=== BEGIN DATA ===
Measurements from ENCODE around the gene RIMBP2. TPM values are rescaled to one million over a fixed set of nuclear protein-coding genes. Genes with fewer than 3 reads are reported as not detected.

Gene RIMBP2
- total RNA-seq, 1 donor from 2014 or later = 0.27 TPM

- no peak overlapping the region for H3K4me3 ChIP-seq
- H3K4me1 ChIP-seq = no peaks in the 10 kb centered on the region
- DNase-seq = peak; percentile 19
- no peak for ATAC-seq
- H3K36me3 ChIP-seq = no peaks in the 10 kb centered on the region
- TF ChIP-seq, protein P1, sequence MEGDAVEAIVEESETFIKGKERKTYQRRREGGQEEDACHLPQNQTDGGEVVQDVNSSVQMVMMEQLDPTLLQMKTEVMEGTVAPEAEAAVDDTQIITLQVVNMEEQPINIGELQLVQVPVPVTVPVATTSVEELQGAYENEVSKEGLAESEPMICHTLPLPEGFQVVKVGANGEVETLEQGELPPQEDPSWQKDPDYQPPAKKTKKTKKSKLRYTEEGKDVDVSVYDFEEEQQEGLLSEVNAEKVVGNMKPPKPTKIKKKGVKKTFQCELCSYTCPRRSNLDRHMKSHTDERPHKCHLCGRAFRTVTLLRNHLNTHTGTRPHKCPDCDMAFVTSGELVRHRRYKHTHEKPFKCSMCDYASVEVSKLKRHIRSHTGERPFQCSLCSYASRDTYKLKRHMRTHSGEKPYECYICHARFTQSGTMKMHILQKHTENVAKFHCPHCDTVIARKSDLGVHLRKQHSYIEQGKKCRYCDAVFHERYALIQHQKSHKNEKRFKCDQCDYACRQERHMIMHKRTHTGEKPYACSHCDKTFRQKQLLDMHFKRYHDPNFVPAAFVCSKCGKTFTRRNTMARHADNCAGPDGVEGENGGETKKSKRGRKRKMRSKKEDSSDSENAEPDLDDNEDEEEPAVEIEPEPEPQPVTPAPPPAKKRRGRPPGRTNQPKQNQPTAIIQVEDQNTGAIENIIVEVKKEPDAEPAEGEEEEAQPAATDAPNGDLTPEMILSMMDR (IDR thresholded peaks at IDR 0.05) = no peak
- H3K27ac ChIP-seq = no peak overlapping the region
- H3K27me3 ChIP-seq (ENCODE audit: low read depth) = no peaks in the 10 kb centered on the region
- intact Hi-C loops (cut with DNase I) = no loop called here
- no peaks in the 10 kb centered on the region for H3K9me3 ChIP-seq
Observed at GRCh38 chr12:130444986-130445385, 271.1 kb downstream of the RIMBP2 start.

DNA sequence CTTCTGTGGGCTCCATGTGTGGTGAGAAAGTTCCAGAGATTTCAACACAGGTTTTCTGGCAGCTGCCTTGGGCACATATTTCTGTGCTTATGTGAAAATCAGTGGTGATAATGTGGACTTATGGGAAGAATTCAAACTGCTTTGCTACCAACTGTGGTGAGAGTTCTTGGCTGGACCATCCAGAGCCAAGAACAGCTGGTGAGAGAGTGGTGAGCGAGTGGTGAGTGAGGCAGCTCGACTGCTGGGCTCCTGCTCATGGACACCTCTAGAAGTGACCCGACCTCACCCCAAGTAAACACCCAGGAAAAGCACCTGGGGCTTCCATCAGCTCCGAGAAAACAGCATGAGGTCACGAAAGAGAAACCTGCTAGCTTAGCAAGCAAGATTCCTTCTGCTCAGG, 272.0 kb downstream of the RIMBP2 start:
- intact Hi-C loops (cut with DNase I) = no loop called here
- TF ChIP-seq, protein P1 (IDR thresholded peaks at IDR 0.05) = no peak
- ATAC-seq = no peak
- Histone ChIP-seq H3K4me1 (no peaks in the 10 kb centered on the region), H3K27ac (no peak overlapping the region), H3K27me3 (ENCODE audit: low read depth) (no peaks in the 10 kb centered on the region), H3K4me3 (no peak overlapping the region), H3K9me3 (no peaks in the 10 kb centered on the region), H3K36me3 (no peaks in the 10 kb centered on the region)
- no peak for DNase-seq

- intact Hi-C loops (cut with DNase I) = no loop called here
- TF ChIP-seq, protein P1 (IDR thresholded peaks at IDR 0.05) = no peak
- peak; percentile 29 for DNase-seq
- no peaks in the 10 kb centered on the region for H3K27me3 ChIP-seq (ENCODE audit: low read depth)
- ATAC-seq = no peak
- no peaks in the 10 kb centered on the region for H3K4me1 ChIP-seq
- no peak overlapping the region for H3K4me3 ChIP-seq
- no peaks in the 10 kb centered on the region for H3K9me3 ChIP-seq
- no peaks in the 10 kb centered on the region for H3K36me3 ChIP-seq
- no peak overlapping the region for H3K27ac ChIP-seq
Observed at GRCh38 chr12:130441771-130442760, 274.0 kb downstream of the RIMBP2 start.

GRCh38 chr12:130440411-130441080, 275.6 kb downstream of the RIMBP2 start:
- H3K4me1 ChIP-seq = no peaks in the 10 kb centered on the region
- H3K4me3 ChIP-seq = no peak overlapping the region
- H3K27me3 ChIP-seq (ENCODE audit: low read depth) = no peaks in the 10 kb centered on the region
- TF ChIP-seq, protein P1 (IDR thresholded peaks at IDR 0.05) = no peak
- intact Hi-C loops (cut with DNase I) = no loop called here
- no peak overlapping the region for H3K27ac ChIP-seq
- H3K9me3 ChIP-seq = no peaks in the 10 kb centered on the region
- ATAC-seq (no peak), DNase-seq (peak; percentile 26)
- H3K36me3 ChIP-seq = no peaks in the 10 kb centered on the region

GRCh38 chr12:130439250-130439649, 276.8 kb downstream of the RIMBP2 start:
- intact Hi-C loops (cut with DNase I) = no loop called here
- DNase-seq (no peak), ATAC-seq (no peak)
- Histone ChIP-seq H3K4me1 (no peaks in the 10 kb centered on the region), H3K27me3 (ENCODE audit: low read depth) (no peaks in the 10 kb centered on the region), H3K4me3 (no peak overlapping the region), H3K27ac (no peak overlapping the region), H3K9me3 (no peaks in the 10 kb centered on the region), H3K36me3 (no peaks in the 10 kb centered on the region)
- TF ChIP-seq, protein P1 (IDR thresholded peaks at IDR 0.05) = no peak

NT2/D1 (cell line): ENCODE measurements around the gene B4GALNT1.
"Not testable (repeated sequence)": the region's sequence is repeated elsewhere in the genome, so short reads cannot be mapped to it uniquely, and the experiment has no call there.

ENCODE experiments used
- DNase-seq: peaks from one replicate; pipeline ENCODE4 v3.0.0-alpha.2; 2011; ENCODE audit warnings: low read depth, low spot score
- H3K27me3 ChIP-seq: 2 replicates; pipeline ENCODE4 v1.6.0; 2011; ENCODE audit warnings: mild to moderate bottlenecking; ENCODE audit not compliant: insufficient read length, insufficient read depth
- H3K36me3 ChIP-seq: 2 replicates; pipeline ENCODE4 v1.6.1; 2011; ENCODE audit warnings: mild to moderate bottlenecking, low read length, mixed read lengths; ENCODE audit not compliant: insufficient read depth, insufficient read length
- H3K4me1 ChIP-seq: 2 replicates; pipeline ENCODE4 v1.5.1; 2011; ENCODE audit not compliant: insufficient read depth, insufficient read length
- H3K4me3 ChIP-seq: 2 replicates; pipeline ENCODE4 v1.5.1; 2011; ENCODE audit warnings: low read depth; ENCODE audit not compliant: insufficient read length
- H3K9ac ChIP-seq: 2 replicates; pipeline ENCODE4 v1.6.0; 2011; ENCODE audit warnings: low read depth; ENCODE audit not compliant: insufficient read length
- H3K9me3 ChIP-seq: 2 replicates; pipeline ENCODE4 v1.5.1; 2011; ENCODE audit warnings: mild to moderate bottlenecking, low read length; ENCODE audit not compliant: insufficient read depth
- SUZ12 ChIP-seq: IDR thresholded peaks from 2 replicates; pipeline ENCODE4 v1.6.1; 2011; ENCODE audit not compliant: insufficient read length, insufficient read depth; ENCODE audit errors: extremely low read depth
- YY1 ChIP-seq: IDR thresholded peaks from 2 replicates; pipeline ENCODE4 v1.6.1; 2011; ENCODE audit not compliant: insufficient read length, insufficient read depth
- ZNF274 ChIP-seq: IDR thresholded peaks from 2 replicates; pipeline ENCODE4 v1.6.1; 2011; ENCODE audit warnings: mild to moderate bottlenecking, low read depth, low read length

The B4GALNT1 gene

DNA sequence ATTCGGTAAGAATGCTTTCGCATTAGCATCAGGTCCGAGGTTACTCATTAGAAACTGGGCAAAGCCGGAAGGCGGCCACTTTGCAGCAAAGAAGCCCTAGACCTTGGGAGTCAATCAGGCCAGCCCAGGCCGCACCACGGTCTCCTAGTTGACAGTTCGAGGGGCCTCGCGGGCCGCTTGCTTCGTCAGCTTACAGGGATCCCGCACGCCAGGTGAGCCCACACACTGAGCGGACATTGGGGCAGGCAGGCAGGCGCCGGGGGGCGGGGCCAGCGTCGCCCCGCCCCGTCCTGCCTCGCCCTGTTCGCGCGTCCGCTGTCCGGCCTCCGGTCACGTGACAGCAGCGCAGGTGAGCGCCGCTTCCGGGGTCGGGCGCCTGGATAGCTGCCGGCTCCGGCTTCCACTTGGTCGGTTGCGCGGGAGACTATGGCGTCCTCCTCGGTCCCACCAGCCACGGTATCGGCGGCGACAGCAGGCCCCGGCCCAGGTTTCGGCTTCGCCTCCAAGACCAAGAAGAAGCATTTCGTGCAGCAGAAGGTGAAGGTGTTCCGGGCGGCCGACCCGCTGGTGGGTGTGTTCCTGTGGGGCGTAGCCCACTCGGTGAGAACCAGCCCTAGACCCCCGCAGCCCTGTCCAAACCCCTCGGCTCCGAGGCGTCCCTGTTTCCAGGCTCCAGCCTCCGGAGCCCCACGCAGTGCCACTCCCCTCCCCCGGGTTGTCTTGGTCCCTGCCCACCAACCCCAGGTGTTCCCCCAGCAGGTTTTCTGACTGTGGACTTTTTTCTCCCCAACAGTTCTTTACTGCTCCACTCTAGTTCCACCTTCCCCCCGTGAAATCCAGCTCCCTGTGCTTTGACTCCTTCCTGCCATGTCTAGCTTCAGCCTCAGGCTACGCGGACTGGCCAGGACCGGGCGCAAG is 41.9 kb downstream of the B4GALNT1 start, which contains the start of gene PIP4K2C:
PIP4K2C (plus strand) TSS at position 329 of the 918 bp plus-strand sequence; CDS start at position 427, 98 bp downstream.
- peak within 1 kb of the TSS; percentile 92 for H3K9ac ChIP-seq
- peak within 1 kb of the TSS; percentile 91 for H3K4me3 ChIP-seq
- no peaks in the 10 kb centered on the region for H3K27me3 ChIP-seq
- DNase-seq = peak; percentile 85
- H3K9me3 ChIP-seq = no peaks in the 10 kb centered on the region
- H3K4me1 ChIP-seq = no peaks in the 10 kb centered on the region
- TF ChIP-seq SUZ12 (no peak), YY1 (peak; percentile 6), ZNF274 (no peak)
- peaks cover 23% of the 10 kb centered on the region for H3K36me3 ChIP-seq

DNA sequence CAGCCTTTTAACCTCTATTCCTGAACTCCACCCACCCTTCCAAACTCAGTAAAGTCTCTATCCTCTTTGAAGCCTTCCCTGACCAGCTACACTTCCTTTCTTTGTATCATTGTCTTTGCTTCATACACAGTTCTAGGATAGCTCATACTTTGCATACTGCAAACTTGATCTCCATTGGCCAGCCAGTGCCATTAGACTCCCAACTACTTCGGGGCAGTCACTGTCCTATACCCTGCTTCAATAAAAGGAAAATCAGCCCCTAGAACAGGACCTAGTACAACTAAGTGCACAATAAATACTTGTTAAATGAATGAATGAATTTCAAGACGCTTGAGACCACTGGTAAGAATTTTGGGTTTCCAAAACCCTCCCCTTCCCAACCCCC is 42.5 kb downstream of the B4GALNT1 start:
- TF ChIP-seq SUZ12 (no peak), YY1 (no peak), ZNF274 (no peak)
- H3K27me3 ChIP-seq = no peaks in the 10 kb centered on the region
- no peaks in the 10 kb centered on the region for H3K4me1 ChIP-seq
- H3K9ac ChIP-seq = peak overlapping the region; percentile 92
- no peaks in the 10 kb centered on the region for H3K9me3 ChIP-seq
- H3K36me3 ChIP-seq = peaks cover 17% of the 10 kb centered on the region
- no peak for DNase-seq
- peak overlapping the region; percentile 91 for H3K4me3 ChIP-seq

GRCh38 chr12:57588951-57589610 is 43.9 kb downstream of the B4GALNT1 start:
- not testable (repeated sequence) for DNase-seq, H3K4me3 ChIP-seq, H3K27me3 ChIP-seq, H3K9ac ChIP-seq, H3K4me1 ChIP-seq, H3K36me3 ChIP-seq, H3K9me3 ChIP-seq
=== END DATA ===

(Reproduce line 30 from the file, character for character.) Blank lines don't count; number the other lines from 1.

- no peak overlapping the region for H3K27ac ChIP-seq